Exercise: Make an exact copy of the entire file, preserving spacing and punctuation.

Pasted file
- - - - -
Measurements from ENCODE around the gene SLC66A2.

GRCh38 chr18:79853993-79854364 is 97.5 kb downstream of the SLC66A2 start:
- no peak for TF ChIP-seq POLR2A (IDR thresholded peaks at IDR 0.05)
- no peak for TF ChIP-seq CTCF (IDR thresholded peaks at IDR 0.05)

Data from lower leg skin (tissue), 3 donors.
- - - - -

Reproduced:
Measurements from ENCODE around the gene SLC66A2.

GRCh38 chr18:79853993-79854364 is 97.5 kb downstream of the SLC66A2 start:
- no peak for TF ChIP-seq POLR2A (IDR thresholded peaks at IDR 0.05)
- no peak for TF ChIP-seq CTCF (IDR thresholded peaks at IDR 0.05)

Data from lower leg skin (tissue), 3 donors.